Lights Out for Variable Pricing?

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By Tim Hamilton*

In February 2021, Texas experienced extraordinary winter weather for four days. As a result of the freezing temperatures, Texans faced rolling blackouts across the state. Current reports estimate that over sixty percent of Texans lost power at some point during the winter storm.[1] Public outrage was severe, and lawmakers vowed to pass new regulations to ensure the power supply will not be impacted by winter weather again.[2] Other states will certainly study what went wrong in Texas to ensure their electric grid is able to withstand winter weather.

An underdiscussed lesson of the blackouts is consumers’ inability to respond to price signals under variable pricing plans. There are many types of variable pricing for energy consumption but all attempt to provide price signals to customers in attempt to discourage energy use at peak usage times.[3] Although there is some variance, energy use is greatest in the evening hours.[4] Variable pricing models try to encourage consumers to use energy at times when demand is lower.[5] Dispersing energy use throughout the day reduces the amount of energy required at a given time reducing the need for generating facilities and costs to consumers.[6] Further, shifting energy use to daytime hours can allow for greater utilization of solar energy.[7]

Many Texans have the option of selecting a variable rate plan.[8] Understandably, during the blackouts these customers saw their rates rise in response to decreased supply. In theory, when faced with significant increases in rates these customers should have decreased their energy consumption.

However, despite having access to real-time data on rates and usage, some customers increased their power consumption. One customer’s consumption doubled when compared to the week before the storm.[9] For other customers it was unclear if their consumption increased during the storm but their consumption from February 1 – 18 was significantly higher than the average monthly consumption in the United States of 877 kWh.[10] One consumer posted their electricity bill to Twitter showing 1,956 kWh used from February 1- 18.[11] Another consumer used 2,568 kWh over the same period while another used 3,417 kWh.[12]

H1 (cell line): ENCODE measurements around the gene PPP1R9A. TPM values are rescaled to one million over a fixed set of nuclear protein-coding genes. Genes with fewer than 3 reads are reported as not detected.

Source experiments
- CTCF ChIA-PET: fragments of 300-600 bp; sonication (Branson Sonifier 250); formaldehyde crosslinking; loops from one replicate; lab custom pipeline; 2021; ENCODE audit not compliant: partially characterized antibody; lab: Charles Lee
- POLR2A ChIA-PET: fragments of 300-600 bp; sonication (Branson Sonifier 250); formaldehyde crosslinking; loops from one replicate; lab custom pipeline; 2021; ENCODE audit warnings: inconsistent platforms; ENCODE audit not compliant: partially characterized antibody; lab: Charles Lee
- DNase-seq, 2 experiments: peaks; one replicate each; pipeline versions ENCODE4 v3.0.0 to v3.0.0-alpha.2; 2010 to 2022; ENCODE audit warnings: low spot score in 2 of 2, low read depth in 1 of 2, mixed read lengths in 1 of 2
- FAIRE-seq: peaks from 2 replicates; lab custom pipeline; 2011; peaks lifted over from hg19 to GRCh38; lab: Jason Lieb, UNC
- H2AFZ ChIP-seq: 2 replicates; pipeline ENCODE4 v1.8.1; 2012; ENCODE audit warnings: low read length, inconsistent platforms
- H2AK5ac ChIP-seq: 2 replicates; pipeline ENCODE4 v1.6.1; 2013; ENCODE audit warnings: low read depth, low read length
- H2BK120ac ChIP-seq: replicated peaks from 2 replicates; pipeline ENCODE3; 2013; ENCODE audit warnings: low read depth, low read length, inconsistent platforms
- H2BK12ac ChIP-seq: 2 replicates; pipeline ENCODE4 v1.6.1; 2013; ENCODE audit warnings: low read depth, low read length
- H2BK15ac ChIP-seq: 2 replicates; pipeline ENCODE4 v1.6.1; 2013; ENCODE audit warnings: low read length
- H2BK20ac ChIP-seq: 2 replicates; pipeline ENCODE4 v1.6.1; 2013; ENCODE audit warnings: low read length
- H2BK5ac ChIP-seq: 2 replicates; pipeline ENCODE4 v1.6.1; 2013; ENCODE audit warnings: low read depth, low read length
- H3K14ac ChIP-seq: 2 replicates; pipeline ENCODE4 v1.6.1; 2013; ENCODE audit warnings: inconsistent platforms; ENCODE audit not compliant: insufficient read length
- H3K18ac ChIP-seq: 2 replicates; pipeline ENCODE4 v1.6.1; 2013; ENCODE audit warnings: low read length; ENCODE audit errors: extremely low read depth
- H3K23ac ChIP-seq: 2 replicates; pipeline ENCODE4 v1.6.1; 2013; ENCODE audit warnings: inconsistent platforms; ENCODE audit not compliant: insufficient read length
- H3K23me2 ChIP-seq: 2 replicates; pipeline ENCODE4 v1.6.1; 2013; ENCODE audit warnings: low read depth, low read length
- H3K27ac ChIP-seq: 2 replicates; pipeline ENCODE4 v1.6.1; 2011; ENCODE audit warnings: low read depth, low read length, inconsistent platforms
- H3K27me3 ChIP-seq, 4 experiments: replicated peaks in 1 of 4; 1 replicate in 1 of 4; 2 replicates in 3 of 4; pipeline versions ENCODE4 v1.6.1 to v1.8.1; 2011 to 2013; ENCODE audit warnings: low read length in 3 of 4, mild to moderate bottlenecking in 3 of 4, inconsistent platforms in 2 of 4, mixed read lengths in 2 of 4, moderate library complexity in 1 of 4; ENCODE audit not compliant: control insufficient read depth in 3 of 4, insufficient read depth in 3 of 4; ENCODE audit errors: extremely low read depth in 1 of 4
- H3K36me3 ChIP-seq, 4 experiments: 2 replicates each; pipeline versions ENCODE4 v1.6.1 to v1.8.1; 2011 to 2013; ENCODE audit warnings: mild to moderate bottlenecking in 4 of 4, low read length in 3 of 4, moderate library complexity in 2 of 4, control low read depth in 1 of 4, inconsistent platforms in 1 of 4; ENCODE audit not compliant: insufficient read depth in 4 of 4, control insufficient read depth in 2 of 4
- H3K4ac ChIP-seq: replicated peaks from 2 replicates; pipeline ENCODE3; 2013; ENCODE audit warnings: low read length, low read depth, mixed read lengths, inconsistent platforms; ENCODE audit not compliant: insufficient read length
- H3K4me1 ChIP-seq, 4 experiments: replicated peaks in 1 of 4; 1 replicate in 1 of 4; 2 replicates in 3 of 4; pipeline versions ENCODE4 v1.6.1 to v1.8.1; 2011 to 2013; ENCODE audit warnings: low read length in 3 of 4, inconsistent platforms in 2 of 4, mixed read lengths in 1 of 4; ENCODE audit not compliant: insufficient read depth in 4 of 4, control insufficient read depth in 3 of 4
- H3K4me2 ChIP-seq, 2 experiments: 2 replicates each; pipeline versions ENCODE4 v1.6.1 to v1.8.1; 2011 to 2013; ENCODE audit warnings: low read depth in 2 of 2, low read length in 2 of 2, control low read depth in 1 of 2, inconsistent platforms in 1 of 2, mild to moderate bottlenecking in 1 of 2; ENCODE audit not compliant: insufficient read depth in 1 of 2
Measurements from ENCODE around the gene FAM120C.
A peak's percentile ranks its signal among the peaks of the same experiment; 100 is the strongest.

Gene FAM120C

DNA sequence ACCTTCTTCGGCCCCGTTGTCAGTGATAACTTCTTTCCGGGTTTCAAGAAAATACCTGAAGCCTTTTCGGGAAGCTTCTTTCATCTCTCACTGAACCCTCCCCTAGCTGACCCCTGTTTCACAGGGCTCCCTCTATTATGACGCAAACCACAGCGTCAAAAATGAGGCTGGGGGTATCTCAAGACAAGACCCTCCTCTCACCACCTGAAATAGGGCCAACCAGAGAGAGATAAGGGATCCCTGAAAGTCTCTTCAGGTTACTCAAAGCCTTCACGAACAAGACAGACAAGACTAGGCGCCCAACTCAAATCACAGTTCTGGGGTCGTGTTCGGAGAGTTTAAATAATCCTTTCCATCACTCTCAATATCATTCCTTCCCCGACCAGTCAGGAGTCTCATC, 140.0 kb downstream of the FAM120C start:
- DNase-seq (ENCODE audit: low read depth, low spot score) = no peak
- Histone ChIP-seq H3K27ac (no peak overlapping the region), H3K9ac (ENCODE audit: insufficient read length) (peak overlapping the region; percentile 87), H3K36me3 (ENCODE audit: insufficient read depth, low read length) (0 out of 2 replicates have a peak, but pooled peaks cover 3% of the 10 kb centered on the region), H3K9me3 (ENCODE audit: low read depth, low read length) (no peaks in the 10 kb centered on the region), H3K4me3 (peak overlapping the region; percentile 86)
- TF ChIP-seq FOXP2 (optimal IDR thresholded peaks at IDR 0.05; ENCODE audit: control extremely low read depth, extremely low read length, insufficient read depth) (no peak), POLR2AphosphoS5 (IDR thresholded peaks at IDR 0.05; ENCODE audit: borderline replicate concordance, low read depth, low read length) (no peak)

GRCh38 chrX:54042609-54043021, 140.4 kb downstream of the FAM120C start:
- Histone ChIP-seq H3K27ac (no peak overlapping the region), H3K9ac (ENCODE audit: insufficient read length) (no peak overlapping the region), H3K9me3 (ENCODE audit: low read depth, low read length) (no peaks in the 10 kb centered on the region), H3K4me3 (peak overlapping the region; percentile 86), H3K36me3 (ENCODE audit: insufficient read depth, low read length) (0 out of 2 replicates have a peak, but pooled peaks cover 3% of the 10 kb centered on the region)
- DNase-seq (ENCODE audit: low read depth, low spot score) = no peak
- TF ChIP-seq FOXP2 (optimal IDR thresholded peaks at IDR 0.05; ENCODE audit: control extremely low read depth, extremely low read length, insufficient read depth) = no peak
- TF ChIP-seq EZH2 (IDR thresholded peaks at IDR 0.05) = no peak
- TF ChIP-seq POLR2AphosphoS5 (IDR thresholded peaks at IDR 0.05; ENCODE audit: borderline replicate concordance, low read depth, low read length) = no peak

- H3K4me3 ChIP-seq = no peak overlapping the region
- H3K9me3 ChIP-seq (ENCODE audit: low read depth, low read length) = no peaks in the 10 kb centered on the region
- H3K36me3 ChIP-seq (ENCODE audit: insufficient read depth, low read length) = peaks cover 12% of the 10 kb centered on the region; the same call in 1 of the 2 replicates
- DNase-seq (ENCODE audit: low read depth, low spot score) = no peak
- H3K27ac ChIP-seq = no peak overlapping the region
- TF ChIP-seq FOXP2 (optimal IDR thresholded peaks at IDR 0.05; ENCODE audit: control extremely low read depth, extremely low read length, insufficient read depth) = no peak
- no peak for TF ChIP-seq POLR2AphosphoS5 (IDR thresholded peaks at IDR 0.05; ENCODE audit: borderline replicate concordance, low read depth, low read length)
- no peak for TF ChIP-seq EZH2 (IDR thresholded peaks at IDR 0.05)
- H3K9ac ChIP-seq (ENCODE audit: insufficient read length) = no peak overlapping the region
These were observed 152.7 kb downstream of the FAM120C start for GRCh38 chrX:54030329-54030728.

These increases are not entirely explained by increased heating demands. A typical space heater consumes roughly 1.5 kWh of electricity for every hour it is continuously in use.[13] A central electric furnace consumes more but still accounts for only slightly more than 200 kWh a day if used continuously for a twenty-four-hour period.[14] These appliances’ energy consumptions are not significant enough to explain the high overall power usage.

The response of Texas consumers does not bode well for the future of variable pricing. If consumers do not respond to price increases of multiple dollars per kWh, it is unlikely consumers would alter their behavior in response to significantly more minor changes of a few cents per kWh. Moving forward, energy providers will need to keep Texas consumers’ reactions to price signals in mind when designing ways to reduce peak demand.

*J.D. Candidate, Class of 2021, Arizona State University Sandra Day O’Connor College of Law.

[1] Neelam Bohra, Almost 70% of ERCOT customers lost power during winter storm, study finds, Tex. Tribune (Mar. 29, 2021),

[2] Id.

[3] Time-variant electricity pricing can save money and cut pollution, Envtl. Def. Fund,

[4] Daily energy demand curve, Energymag,

[5] Envtl. Def. Fund, supra note 3.

[6] Id.

[7] Id.

[8] Utili-Facts: Types of Electricity Plans, Pub. Util. Comm’n of Tex.,

[9] @medpepper, Twitter (Feb. 19, 2021, 10:42 PM),

[10] Frequently Asked Questions, U.S. Energy Info. Admin. (Oct. 9, 2020),

[11] @MTZLER, Twitter (Feb. 19, 2021, 1:43 PM),

[12] @badgirlkiki, Twitter (Feb. 19, 2021, 9:08 AM),; @RoyceAP, Twitter (Feb. 17, 2021, 12:04 PM),

[13] Dale Yalanovsky, What Is the Cost to Run an Electric Heater Per Hour?, SFGate (Dec. 14, 2018),

[14] Electricity usage of an electric furnace, Energy Use Calculator,